Tag: Chris Withrow

Juan Uribe

Mets acquire Juan Uribe and Kelly Johnson from the Braves for two pitchers


Update (7:13 PM EST): Heyman reports that the deal is official.


ESPN’s Jim Bowden reports that the Mets and Braves are “close” on a trade that would send Juan Uribe and Kelly Johnson to New York. Jon Heyman of CBS Sports and Joel Sherman of the New York Post also reported that a deal is close.

Uribe, 36, has already been traded this season, as he joined the Braves from the Dodgers in late May along with pitcher Chris Withrow. The Dodgers received Alberto Callaspo, Eric Stults, Ian Thomas, and Juan Jaime from Atlanta. Uribe has hit well in a Braves uniform, posting a .285/.353/.464 triple-slash line with seven home runs and 17 RBI in 167 plate appearances.

Johnson, 33, has played first, second, and third base as well as both corner outfield positions while hitting .275/.321/.451 with nine home runs and 34 RBI in 197 plate appearances.

Sherman reports that the Braves will be receiving “young arms” in the trade, including John Gant. The 22-year-old right-hander has a 3.52 ERA and a 91/36 K/BB ratio over 99 2/3 combined innings between Single-A St. Lucie and Double-A Binghamton.

Update (7:07 PM EST): Per Sherman, Rob Whalen is the other pitcher involved in the deal. The 21-year-old right-hander has a 3.36 ERA with a 61/34 K/BB ratio in 83 innings with Single-A St. Lucie.

Breaking down the Braves-Dodgers trade

MIAMI GARDENS, FL - APRIL 26: Juan Uribe #5 of the Los Angeles Dodgers looks on during a game against the Florida Marlins at Sun Life Stadium on April 26, 2011 in Miami Gardens, Florida.  (Photo by Mike Ehrmann/Getty Images)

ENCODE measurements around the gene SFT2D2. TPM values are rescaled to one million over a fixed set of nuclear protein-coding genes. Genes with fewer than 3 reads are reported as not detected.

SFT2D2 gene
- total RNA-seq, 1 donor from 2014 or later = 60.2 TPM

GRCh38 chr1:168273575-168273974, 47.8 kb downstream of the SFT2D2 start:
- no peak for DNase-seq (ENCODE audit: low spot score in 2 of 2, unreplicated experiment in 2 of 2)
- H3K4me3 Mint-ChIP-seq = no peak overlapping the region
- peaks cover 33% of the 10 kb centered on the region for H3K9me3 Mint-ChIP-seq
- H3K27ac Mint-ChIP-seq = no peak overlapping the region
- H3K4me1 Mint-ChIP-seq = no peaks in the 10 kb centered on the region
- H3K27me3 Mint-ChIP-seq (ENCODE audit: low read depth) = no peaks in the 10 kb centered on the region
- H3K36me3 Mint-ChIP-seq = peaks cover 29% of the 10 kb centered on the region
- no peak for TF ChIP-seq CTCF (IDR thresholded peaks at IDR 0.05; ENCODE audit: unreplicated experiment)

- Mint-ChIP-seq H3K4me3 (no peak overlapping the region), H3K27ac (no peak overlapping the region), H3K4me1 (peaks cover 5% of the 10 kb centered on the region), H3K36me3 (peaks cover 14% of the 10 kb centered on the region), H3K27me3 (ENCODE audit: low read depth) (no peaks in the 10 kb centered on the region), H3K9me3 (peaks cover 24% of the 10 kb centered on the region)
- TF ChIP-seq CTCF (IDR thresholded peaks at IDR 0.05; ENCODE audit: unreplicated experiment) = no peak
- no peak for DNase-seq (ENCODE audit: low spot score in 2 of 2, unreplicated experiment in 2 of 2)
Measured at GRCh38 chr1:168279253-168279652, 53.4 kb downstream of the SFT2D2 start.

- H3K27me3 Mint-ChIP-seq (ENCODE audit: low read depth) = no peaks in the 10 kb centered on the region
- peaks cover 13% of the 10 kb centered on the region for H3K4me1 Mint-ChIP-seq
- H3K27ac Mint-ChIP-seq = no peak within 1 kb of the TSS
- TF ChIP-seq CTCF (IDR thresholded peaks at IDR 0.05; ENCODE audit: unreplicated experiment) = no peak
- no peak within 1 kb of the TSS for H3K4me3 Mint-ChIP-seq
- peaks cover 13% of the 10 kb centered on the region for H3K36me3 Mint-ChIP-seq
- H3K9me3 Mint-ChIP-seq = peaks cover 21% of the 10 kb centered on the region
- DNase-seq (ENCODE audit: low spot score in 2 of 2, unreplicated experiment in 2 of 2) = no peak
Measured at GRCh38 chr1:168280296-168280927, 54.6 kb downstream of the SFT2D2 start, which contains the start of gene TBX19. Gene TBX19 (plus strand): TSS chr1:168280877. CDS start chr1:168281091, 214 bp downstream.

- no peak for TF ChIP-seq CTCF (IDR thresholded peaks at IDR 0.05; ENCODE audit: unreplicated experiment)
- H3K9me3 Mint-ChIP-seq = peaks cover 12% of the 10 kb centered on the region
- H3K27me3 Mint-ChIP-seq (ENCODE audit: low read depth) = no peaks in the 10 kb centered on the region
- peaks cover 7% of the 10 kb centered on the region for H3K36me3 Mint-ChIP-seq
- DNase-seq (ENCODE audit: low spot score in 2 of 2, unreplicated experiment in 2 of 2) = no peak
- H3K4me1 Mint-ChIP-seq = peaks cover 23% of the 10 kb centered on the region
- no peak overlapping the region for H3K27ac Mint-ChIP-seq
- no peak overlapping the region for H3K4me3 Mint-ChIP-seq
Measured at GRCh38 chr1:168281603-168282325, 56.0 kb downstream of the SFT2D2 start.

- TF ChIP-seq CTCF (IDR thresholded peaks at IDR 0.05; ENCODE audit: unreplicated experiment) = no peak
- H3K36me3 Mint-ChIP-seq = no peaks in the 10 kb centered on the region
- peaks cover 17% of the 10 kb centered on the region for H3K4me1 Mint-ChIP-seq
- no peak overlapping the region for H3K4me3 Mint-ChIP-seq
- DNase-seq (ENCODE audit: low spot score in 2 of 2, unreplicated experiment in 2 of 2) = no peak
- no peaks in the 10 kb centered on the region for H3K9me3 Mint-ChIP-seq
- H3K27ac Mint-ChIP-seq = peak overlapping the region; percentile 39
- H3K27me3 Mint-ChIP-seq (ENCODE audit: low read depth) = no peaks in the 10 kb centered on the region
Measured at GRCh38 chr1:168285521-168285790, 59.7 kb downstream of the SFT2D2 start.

It was on and then off and then back on again and now it’s official: The Braves have traded Alberto Callaspo, Eric Stults, Ian Thomas and Juan Jaime to the Dodgers in exchange for Juan Uribe and Chris Withrow.

You know Uribe and Callaspo: basically an exchange of veteran infielders who have seen better days, with Uribe costing the Braves about $3.5 million more than Callaspo will cost the Dodgers. In Chris Withrow, the Braves get a potential high-upside reliever, but one who is recovering from Tommy John surgery and back surgery so, um, yeah. He may pitch in the minors this year but is more of a next-year kind of thing.

As for the Dodgers, they get Stults, who broke in with Los Angeles in 2006, actually. He’s been mostly unimpressive the past three years, but can be a rotation fill-in for a Dodgers team that is down a couple of starters and has a lot of familiarity with the NL West due to his time in San Diego.

Thomas is a marginal reliever — meaning that he was on the margins of the Braves’ bullpen plans, not that he sucks or anything — who has had good strikeout rates in seven minor league seasons.

My favorite part of this is Juan Jaime. Not because he’s all that special — he’s been unimpressive in short stints in the bigs and seems to profile more like organizational depth —  but because he was originally signed by the Expos back in 2004. And he’s only 27. It’s weird that a 27-year-old could have ties to the Expos, but he was an international signee and they sign young. Also, 2004 only seems like ancient history.

So, at the end of the day, not too much of significance. For Atlanta, a third baseman who can share time with or maybe supplant Chris Johnson and provide some good mojo and defense in Juan Uribe and an upside arm for the pen in 2016. Roster/infield flexibility for the Dodgers, now that Uribe is gone (my guess is that the Dodgers DFA Callaspo at some point) and some pitching depth the Braves probably weren’t going to use all that much anyway.